“THIS IS THE WORST IDEA you’ve ever had.”
Shep glanced over at me, his sidelong smile mocking from behind his dark beard. “I thought you were through being salty?”
I glared at him. My shirt was too tight — the tie around my collar may as well have been a noose as we stood in our tattoo parlor that night, waiting for some hotshot producers to meet with us. The steaming heat building inside my stiff clothes ratcheted up my irritation degree by degree.
“I’ll be through being salty when this show is over.”
“Well, our agent said we could get signed on for years, if we’re lucky.”
A laugh shot out of me. “Right. Lucky. How are we supposed to work with cameras in our faces and people telling us where to stand and what to say?”
“It’s reality TV. Telling us what to say would defeat the purpose, wouldn’t it?”
I gave him a look. “You really think they’re not going to give us some kind of objective or script or something?”
He shrugged, not seeming to mind. But that was my brother. A younger version of me without a care in the world. Not that I minded bearing the brunt of the responsibility. In exchange, he could remain carefree, though in times like these, I wished he’d had an iota of self-preservation.
“Listen,” he said, his voice a little softer, his smile a little less mocking. “I know you’re not happy about all this, but it’s going to be good for business, not bad. They’re not going to follow you around at all hours, you know? There are rules, man.”
The look I’d been giving him hadn’t quit. He sighed and rolled his eyes.
“It’s better than the show going to Hal, isn’t it?”
The muscles in my face tensed at the sound of his name. Hal, owner of the second biggest parlor on the West Side — the first being mine. Hal, the current husband of my ex-wife. Hal, the burr in my ass that I could never get rid of.
I shifted, rolling my shoulders to square them as I shifted my gaze to the door. “Fuck Hal.”
“Exactly,” he said, his tone pleased. He had me. It was how he’d roped me into the situation in the first place.
When we’d been approached to do a show about our shop, Tonic, by a big network that mostly ran reality TV, I’d immediately said no. There was no question — not a single molecule in my body was on board with putting any part of my business or self out there for the masses to binge on Netflix. But Shep was so on board, he could have driven the train.
In fact, he did end up driving the train. He spearheaded an effort to convince me, starting with his girlfriend Regina, our piercer. She’d then gotten her two roommates, Veronica and Penny, on board, and they’d spread the excitement through the shop. They didn’t see it as selling out — they all thought it would make them famous, set their careers up for life. I supposed it would, but at what cost? That was my question.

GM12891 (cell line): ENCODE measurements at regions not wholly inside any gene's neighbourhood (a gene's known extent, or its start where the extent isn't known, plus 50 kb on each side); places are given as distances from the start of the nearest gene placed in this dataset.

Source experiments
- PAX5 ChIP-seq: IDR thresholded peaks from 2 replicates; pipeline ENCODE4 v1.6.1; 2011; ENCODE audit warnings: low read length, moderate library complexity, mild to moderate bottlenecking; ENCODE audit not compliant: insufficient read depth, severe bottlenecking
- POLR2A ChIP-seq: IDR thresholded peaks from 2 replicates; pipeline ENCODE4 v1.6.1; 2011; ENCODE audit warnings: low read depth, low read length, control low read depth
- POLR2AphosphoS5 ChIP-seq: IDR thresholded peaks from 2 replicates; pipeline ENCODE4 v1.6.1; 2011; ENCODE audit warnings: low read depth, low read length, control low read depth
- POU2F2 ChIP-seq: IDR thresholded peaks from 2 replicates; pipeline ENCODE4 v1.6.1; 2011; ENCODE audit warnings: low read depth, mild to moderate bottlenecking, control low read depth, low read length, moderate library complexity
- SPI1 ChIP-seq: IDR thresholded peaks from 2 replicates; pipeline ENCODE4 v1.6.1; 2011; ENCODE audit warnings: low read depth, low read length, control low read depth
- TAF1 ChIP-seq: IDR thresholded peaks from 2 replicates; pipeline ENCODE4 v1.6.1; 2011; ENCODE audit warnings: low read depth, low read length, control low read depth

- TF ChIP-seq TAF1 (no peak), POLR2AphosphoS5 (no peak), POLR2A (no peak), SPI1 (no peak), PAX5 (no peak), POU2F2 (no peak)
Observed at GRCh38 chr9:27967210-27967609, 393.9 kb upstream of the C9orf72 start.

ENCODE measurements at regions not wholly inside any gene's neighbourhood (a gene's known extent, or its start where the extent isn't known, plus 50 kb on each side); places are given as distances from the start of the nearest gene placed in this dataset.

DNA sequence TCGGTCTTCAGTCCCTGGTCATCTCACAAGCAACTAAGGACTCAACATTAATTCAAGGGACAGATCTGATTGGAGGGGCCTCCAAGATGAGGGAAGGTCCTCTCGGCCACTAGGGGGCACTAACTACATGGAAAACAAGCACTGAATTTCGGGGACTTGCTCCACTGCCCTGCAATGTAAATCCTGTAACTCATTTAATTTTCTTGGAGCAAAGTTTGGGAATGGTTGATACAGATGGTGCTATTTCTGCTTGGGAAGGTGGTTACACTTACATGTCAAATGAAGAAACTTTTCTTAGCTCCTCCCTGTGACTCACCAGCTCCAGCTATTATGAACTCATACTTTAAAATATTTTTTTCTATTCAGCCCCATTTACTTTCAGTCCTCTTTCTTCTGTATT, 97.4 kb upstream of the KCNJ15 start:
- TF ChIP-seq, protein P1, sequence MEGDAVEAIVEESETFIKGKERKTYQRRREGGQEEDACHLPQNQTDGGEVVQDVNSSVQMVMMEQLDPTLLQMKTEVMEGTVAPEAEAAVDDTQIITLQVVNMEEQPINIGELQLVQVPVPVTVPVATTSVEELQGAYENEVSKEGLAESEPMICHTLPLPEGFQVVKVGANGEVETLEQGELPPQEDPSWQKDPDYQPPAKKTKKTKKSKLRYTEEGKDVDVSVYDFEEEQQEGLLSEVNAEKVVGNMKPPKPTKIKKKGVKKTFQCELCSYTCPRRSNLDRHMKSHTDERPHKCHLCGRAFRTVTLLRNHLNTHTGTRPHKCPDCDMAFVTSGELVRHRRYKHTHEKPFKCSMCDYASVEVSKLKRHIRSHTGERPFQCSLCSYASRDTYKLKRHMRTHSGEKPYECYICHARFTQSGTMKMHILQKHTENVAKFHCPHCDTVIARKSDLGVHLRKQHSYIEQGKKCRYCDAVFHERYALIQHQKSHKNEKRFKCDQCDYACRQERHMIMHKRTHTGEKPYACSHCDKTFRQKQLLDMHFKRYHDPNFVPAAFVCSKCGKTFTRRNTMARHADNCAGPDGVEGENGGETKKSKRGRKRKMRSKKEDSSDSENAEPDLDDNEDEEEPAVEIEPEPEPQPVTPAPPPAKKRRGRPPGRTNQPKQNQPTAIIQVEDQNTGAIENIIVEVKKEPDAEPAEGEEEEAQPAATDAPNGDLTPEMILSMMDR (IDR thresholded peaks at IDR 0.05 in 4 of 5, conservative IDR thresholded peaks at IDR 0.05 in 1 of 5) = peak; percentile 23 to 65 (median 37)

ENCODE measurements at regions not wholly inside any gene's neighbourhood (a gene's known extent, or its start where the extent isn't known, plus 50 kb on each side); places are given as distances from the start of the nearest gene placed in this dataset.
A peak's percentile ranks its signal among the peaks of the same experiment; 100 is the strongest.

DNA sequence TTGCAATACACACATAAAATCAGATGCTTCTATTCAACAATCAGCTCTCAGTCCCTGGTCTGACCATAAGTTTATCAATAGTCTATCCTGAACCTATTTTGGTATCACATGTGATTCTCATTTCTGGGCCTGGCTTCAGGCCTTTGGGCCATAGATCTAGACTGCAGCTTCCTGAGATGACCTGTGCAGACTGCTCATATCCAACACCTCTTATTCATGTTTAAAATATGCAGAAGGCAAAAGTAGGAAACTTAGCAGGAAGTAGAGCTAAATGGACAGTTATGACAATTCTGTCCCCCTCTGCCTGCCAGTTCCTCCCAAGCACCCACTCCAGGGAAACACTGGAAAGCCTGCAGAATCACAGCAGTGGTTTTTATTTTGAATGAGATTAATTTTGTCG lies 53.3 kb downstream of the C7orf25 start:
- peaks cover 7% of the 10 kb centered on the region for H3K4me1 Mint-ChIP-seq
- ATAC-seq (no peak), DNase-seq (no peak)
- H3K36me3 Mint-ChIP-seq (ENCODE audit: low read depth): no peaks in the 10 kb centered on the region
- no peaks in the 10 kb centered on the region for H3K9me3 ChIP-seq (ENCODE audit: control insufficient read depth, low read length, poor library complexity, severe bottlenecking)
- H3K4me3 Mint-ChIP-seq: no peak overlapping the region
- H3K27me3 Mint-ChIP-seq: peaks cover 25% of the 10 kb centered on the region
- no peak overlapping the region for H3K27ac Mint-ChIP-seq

To my credit, I’d held my ground with only one person on my side — Patrick. He was as interested in exposing his personal life as he was exposing himself to chlamydia. And as outnumbered as I was, I wasn’t going to budge. Shep needed my permission to do it, and I wasn’t going to give it. End of story.
Until we caught wind that Hal’s shop had been approached too. The last thing I wanted in the entire world, other than being on a reality show, was for Hal to be on one.
My attention snapped to the door when the ding of the bell chimed, and two pencil skirts walked into the shop. One of the women walked forward, probably near my age, with dark hair, dark eyes, and a friendly smile, though I knew better than to trust it. Laney Preston, I assumed, the creator of the show. She was beautiful, the kind of woman who was way out of my station, rich, powerful. But I could have gotten her into bed with a few words — she was the sort of woman who would only want me for a night or two, never more, which was exactly how I preferred it. I’d had my fill of relationships with Liz.
But it wasn’t Laney who I couldn’t take my eyes off of.
The woman at her side was tall and blond, with skin like a porcelain dish brimming with cream. Wide-set, big eyes with icy irises assessed me coolly, dark lashes long. Her nose was pert, just a button, though her lips were wide, just like her eyes. She looked like a doll, a cold, beautiful doll that belonged on a shelf where no man should touch her.
For some reason, all I could think about was whether or not her skin was cool to the touch like I imagined it would be, like a statue made of marble.
I tore my eyes away when Laney spoke.
“Joel Anderson?” she asked, her lips still smiling.
I offered my hand. “Ms. Preston?”